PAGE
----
“Frequent starts and stops, long periods of idling, very short distances, often in first and second gear only – even Volkswagen’s most economical TDI motors aren’t as efficient as they could be under these driving conditions. Electric motors are different – there’s no leaving the engine running, no idling, no clutch, no changing gears. Another advantage is that energy is recovered when braking”, says Strunz, not without a hint of pride in his voice.
The Caddys clocked up a good 14,000 kilometers in 80 days, travelling up to 44 kilometers without having to be recharged. The electric vehicles’ lithium-ion batteries need around 90 minutes to “refuel”, so that two rounds a day are possible. The 85 kW (115 PS) electric motor, taken from the future Golf blue-e-motion, has an electronically limited top speed of 120 km/h. Its nifty acceleration from standstill drew unanimous praise from the drivers. Deutsche Post DHL was in turn pleased at the low operating costs – the electricity cost around six cents per kilometer, not even a quarter of the price of diesel fuel. It also discovered that electric vehicles cost less to maintain than vehicles with a combustion engine.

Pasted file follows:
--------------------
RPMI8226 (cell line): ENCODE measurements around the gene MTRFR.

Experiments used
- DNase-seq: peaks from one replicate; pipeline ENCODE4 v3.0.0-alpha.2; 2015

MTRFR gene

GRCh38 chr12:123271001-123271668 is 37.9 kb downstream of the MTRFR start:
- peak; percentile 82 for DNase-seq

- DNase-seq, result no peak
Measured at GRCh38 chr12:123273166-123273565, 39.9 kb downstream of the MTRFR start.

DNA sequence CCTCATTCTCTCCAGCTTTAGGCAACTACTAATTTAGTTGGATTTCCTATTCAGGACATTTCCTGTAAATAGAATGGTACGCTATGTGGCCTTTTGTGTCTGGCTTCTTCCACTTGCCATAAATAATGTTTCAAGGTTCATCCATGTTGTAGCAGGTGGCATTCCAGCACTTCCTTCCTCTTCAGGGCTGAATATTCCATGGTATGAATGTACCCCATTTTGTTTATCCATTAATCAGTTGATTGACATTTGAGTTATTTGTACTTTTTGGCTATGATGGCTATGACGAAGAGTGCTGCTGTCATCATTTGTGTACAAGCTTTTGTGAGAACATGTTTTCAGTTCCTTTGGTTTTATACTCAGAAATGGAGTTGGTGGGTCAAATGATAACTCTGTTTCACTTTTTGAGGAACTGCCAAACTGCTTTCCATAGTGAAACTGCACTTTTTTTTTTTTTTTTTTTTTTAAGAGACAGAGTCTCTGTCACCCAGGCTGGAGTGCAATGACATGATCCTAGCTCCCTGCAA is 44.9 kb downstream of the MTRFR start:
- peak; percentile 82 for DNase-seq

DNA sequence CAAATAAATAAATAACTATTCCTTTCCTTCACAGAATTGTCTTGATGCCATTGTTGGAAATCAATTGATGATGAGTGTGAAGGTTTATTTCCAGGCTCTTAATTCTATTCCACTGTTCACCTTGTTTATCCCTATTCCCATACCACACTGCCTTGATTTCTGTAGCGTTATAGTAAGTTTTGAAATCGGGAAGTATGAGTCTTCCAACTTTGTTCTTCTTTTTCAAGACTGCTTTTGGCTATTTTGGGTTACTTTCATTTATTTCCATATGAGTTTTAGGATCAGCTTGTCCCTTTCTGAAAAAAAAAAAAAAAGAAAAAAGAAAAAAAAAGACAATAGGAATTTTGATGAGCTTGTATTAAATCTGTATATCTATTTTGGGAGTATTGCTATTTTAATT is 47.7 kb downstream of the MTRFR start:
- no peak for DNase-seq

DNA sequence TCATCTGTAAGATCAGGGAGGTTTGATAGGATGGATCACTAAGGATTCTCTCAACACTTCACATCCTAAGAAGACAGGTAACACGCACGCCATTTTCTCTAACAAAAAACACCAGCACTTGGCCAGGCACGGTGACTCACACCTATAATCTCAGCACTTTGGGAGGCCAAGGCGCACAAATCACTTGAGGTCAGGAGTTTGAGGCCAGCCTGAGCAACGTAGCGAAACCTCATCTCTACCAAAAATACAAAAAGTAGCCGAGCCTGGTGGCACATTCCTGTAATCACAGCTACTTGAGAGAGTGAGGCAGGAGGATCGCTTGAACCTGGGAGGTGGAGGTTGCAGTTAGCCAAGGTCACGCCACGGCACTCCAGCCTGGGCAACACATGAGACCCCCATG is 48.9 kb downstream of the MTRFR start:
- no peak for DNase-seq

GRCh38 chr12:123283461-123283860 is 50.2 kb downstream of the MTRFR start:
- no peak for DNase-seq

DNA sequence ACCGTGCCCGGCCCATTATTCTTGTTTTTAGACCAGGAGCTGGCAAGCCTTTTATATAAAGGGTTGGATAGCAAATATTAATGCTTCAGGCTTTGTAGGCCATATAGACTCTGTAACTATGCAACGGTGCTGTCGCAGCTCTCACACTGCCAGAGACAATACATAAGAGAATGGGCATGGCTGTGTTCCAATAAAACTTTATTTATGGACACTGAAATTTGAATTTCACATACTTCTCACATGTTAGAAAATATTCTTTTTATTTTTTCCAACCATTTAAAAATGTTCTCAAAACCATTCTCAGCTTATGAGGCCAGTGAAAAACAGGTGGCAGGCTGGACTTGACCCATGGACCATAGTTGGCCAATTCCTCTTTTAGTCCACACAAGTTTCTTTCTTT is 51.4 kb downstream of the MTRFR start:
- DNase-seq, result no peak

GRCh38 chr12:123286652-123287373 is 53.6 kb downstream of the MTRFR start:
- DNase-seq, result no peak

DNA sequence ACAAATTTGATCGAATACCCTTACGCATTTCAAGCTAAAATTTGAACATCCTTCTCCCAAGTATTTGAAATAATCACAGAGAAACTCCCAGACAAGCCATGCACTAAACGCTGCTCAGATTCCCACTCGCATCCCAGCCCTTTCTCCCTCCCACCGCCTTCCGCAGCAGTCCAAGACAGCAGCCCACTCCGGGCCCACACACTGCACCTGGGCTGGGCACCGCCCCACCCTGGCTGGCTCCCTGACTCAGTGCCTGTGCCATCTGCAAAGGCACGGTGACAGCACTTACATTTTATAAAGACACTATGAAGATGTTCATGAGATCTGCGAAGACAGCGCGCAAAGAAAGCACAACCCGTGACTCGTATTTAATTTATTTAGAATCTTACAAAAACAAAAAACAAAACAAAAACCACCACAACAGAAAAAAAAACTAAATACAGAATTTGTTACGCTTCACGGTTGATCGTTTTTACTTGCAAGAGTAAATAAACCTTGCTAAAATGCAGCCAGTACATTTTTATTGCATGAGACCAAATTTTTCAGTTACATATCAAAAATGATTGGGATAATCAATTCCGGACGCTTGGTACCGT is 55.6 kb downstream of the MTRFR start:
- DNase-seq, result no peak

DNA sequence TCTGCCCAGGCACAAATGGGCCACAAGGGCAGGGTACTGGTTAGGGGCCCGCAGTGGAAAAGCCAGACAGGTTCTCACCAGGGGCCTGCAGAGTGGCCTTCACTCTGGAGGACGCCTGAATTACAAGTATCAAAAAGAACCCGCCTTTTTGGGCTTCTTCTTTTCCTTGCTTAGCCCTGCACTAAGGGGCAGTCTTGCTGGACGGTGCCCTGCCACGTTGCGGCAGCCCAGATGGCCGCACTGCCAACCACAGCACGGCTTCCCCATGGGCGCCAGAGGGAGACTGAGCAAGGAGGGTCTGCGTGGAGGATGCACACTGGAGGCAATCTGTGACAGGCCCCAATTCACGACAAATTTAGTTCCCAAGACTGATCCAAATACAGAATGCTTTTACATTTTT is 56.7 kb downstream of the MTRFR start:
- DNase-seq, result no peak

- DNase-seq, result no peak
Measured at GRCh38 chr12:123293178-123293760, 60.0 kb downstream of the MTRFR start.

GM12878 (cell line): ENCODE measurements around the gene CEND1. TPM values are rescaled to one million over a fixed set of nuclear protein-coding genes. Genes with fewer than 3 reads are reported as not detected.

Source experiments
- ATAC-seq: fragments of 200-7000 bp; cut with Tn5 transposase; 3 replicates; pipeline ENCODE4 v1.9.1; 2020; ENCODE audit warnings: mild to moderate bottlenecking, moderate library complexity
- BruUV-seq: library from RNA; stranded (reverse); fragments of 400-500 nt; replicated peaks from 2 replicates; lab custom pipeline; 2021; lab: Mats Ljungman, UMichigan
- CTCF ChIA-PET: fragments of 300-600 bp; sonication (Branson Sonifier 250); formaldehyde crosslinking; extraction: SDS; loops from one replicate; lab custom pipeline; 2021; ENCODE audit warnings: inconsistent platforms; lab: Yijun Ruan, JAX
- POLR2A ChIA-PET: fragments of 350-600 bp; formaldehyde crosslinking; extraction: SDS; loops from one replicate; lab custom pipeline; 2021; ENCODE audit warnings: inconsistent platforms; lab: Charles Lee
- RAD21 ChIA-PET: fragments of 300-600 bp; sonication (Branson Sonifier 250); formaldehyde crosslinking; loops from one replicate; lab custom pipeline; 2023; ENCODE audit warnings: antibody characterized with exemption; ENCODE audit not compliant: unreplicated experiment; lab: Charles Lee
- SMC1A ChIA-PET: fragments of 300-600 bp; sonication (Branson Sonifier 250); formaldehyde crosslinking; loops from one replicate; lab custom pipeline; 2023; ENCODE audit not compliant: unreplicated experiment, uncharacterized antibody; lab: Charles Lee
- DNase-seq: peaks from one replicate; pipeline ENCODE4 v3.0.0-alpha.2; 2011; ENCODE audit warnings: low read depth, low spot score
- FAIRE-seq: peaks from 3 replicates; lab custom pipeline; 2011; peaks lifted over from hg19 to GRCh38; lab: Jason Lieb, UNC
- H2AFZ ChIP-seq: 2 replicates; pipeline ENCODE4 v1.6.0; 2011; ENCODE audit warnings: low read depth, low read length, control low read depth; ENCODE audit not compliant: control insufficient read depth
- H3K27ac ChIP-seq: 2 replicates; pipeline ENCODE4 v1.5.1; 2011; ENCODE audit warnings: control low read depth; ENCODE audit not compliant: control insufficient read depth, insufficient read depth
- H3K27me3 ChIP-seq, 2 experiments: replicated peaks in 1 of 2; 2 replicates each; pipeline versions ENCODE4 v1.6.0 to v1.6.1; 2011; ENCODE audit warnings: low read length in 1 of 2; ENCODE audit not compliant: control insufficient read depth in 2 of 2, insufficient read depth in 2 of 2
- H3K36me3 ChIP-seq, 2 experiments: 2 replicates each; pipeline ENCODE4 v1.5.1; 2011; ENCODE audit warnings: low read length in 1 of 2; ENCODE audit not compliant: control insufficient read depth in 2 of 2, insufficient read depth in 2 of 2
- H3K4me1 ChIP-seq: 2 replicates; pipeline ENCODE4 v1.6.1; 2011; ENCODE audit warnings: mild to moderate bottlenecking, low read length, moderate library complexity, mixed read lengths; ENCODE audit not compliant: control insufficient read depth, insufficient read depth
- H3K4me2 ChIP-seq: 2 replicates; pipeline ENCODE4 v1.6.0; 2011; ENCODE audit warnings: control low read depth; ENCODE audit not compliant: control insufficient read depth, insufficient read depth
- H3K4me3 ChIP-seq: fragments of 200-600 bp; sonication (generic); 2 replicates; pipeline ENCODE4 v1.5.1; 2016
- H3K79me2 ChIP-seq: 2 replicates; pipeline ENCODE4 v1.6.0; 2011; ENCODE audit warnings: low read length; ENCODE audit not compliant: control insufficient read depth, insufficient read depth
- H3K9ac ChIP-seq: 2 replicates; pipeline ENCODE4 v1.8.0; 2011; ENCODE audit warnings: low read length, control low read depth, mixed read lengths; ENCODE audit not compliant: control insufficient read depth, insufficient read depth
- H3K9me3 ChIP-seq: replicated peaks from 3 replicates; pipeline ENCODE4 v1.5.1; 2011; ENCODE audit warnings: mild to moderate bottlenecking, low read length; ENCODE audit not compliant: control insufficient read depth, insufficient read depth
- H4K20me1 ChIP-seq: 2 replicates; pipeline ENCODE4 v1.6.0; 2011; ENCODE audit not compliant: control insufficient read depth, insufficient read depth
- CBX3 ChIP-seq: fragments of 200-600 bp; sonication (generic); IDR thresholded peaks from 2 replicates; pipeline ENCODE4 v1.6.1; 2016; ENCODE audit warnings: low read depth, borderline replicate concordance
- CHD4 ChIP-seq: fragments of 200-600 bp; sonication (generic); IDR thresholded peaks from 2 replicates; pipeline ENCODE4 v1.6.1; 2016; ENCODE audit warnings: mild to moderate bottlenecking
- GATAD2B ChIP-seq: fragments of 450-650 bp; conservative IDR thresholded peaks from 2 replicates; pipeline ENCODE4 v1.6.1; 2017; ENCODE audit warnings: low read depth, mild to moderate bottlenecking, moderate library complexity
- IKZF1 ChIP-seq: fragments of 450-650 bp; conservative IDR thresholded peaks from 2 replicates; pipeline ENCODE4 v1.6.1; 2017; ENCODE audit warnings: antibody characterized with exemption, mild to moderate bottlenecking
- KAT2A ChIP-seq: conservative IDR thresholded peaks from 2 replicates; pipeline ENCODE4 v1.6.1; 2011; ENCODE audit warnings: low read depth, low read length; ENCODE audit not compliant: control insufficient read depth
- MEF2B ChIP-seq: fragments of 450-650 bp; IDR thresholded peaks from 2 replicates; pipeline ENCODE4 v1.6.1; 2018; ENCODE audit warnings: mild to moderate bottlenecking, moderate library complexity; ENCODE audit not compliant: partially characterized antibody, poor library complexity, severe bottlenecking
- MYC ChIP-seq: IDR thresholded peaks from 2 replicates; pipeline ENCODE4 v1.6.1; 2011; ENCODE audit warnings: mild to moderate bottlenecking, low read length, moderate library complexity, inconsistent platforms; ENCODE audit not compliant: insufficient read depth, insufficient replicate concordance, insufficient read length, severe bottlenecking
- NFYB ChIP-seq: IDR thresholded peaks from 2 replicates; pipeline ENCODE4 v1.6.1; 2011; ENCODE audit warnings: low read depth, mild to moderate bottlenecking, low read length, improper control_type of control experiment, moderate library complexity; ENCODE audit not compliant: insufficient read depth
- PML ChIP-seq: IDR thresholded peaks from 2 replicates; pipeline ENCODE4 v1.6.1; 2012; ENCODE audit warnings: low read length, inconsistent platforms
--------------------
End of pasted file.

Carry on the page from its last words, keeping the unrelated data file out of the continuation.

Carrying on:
Feedback from the postal delivery workers on the Caddy blue-e-motion provides the Volkswagen Group’s developers with important insights for technical improvements and the construction of future series. “When it’s raining and our clothes are damp, the windows fog up while we’re sitting in the car. The heating has to unfog them quickly”, says Ivonne, touching on a safety issue – unobstructed visibility, even in damp conditions or below-zero temperatures. “Safety is our number one priority in electric vehicles as well”, stresses Jörg Strunz. The problem is that the electric drive produces very little warmth, meaning that, for the time being, the battery is the only source of energy for the heater. This reduces the vehicle’s range.
Engineers still have to solve tricky problems like these on the road to an electric future. Batteries need to be made more powerful, safer and cheaper, a charging infrastructure has to be developed and the energy required to “refuel” must be generated from renewable sources. Volkswagen’s electric age is starting soon: the zero-emission up! and Golf blue-e-motion are scheduled to quietly take over the streets from 2013, followed by the Caddy blue-e-motion. If it were up to the drivers from DHL, they would sooner switch over to electricity today than tomorrow.